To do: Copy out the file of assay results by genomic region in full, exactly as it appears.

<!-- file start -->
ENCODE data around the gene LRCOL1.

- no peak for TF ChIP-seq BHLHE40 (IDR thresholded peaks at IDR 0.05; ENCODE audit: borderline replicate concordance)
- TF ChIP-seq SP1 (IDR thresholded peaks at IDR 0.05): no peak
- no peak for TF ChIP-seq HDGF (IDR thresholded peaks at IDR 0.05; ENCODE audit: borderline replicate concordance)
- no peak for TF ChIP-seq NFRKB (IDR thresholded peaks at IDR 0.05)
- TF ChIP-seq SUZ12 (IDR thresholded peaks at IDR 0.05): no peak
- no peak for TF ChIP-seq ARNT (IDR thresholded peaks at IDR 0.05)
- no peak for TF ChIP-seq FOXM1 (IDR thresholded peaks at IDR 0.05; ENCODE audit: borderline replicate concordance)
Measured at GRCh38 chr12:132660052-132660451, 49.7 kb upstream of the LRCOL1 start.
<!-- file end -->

ENCODE data around the gene LRCOL1.

- no peak for TF ChIP-seq BHLHE40 (IDR thresholded peaks at IDR 0.05; ENCODE audit: borderline replicate concordance)
- TF ChIP-seq SP1 (IDR thresholded peaks at IDR 0.05): no peak
- no peak for TF ChIP-seq HDGF (IDR thresholded peaks at IDR 0.05; ENCODE audit: borderline replicate concordance)
- no peak for TF ChIP-seq NFRKB (IDR thresholded peaks at IDR 0.05)
- TF ChIP-seq SUZ12 (IDR thresholded peaks at IDR 0.05): no peak
- no peak for TF ChIP-seq ARNT (IDR thresholded peaks at IDR 0.05)
- no peak for TF ChIP-seq FOXM1 (IDR thresholded peaks at IDR 0.05; ENCODE audit: borderline replicate concordance)
Measured at GRCh38 chr12:132660052-132660451, 49.7 kb upstream of the LRCOL1 start.